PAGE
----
Raja yoga was first described in the Yoga Sutras of Patanjali, and is part of the Samkhya tradition. Raja yoga is also known as ashtanga yoga, "asht" a Sanskrit word for eight and "anga" a Sanskrit word for limbs, because it consists of the following eight principles:
1. Yama : Code of conduct, self-restraint
a. Ahimsa: non violence, non injury
b. Satya: truthfulness
c. Asteya: non stealing
d. Brahmacharya : sexual abstinence unless intentionally procreating
e. Aparigraha: non-covetousness
2. Niyama : Religious observances, commitments to practice, such as study and devotion
a. Saucha: purity (internal and external)
b. Santosha: contentment
c. Tapas: austerity
d. Swadhyaya: study of religious scriptures and texts
e. Ishwara pranidhana: surrender of ego to supreme god.
3. Asana : Integration of mind and body through physical activity. According to Yoga philosophy, there are 8.4 million of them (as are living beings on the Earth) but 84 asanas are considered to be the main postures, of which the highest are Shirshasan (headstand) and Padmasan (lotus).
4. Pranayama : Regulation of breath leading to integration of mind and body Pranayama is made out of two sanskrit words (prana = life energy; yama = control or modification). Breathing is the medium used to achieve this goal. The mind and life force are correlated to the breath. Through regulating the breathing and practicing awareness on it, one learns to control prana.
5. Pratyahara : Abstraction of the senses, withdrawal of the senses from their objects. Pratyahara is bringing the awareness to reside deep within oneself, free from the senses and external world. The Goal of Pratyahara is not to disrupt the communication from the sense organ to the brain. The awareness is far removed from the five senses. Pratyahara cannot be achieved without achievement of the preceding limbs (pranayama, niyama, etc.). The awareness comes to rest deep in the inner space, and during this time the yogi's breath will be temporarily suspended. Pratyahara should not just be likened to concentration or meditation, etc. It is a yogic practice that takes on adequacy with the prior 8 limbs as prerequisites.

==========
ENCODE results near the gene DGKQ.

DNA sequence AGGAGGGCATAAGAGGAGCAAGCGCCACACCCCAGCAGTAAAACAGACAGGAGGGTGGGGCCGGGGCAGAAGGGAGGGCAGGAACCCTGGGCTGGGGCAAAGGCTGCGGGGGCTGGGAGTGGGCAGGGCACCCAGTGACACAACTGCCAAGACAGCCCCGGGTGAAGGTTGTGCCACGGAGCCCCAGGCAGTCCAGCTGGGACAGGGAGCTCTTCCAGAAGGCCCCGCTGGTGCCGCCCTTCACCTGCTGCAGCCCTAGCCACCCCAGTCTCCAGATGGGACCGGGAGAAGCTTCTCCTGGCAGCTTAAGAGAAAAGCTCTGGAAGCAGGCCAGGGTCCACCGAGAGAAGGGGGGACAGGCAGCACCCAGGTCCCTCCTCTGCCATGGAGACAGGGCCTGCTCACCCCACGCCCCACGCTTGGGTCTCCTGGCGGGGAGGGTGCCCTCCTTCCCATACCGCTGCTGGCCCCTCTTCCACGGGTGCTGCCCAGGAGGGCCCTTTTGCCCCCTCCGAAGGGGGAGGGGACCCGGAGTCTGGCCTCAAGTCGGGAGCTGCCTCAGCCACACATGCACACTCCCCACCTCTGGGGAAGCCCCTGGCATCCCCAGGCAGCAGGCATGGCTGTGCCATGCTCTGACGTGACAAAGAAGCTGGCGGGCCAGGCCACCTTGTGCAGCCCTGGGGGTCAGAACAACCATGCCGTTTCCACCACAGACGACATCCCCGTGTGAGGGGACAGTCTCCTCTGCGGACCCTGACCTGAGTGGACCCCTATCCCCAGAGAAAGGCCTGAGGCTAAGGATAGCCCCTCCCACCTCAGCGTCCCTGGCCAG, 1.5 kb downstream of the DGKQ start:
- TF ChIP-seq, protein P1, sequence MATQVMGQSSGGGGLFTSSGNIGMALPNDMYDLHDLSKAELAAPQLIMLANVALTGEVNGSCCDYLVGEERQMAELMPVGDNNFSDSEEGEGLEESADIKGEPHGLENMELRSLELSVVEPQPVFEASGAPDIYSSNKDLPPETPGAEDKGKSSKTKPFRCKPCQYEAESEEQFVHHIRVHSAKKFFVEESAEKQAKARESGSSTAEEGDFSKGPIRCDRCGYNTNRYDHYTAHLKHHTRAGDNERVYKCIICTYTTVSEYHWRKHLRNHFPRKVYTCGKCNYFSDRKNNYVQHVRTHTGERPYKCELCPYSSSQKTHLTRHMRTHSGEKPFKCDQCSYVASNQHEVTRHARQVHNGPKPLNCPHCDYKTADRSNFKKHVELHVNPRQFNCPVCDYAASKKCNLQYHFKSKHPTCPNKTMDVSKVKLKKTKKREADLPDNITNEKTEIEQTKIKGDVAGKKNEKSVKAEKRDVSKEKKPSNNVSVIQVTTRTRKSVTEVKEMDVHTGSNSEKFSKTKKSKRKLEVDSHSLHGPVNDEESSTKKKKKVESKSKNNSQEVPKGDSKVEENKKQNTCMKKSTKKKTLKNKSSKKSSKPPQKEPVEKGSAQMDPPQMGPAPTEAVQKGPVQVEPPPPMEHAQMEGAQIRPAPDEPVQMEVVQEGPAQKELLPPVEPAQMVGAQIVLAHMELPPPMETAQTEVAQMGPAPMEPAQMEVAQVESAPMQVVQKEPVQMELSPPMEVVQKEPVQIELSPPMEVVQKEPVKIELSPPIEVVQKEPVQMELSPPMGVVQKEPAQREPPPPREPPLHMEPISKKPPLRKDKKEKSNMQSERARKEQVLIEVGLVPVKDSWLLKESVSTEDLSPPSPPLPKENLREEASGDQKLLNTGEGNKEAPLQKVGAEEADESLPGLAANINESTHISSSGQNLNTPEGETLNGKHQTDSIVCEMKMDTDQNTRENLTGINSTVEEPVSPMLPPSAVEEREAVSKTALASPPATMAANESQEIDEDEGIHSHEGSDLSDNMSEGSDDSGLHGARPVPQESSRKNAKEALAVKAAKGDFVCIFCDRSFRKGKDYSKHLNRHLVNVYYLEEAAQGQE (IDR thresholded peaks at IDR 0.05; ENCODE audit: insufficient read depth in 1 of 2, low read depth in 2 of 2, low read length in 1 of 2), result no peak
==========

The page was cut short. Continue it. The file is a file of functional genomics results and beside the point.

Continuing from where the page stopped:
6. Dharana : concentration, one-pointedness of mind Real Yoga starts from concentration. Concentration merges into meditation. Meditation ends in Samadhi. Retention of breath, Brahmacharya, Satvic (pure) food, seclusion, silence,Satsanga (being in the company of a guru), and not mixing much with people are all aids to concentration. Concentration on Trikuti (the space between the two eyebrows) with closed eyes is preferred. The mind can thus be easily controlled, as this is the seat for the mind.
7. Dhyana : meditation (quiet activity that leads to samadhi) Meditation is defined as an unbroken flow of thought towards god to the exclusion of sensual perception. Sleeping , tossing of mind, attachment to objects, subtle desires and cravings, laziness, lack of Brahmacharya, gluttony are all obstacles in meditation. Reduce your wants. Cultivate dispassion. Vairagya thins out the mind. The mind passes into many conditions or states as it is made up of three qualities: Sattva, Rajas and Tamas. Kshipta (wandering), Vikshipta (gathering), Mudha (ignorant), Ekagra (one-pointed), and Nirodha (contrary) are the five states of the mind.
8. Samadhi : the quiet state of blissful awareness, super conscious state It is sublime, beyond description. Samadhi transcends all sensory and causal (time & space) experiences. It represents the goal of all existence.
Kundalini Yoga: This system describes the technique for gaining mastery over prana by controlling the mind. The kundalni shakti is awakened by purifying nadis (astral tubes) and chakras (energy centers) and by evolving the conscious.
Hatha Yoga: Asanas, kriyas, pranayama, mudras and bandhas are practiced to gain control over body, prana and mind.
Mantra Yoga: Emphasizes on the use of mantras (structured sounds) to control the mind.
Yantra Yoga: Uses geometrical shapes and forms to control energy for meditation. Nada Yoga: Uses music and sounds.
Laya Yoga: Focuses on inner sounds and light.
Q 1. What are the eight limbs of Raja yoga?
Q 2. Explain the five Yamas and Niyamas.